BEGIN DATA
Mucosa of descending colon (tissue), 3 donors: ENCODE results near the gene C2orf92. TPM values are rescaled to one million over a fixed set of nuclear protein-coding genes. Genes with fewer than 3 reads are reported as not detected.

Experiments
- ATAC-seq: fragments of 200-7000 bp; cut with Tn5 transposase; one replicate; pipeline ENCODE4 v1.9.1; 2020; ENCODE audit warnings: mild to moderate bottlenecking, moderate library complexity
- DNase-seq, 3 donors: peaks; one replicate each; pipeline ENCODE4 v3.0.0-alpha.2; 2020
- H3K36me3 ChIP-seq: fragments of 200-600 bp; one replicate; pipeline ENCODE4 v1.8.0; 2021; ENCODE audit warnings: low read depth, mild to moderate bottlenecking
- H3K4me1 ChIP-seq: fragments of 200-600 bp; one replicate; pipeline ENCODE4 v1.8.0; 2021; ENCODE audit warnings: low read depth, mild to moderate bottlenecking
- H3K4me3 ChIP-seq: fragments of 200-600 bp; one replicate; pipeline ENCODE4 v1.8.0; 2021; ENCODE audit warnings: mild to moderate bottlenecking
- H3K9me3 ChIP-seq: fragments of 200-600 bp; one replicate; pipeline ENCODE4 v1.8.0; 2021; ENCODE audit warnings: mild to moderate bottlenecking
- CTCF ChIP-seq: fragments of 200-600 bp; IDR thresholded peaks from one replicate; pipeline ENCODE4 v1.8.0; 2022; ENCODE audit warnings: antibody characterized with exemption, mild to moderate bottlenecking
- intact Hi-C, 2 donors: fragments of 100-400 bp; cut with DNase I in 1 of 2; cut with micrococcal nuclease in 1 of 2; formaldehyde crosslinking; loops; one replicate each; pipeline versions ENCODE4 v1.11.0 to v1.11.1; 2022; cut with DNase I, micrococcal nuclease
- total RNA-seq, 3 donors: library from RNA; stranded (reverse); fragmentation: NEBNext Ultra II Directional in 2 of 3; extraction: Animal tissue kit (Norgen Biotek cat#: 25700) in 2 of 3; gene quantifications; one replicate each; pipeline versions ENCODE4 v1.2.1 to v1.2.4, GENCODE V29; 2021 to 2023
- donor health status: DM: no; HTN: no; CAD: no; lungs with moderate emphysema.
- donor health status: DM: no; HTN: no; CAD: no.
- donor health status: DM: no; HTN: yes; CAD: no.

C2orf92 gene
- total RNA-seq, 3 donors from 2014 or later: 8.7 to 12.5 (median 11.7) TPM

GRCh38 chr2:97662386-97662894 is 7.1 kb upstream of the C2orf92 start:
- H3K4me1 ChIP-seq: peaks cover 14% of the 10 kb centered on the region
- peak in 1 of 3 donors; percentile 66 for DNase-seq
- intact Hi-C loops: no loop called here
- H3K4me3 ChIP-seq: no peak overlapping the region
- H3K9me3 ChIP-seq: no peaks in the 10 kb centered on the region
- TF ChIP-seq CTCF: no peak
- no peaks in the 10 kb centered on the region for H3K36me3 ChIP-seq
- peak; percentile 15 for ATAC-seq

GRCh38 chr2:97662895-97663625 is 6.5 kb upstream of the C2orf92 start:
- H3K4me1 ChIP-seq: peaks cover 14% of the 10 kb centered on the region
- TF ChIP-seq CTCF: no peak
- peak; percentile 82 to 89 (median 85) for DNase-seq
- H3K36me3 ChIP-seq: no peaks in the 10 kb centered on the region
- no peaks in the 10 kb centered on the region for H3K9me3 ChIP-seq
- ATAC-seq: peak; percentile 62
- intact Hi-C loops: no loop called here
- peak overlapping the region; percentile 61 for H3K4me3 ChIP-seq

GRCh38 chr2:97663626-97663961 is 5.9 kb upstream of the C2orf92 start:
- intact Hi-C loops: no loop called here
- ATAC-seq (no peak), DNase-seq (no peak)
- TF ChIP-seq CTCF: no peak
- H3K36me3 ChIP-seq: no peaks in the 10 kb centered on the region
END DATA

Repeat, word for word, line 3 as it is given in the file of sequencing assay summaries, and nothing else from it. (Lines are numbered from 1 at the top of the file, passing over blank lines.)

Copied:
- ATAC-seq: fragments of 200-7000 bp; cut with Tn5 transposase; one replicate; pipeline ENCODE4 v1.9.1; 2020; ENCODE audit warnings: mild to moderate bottlenecking, moderate library complexity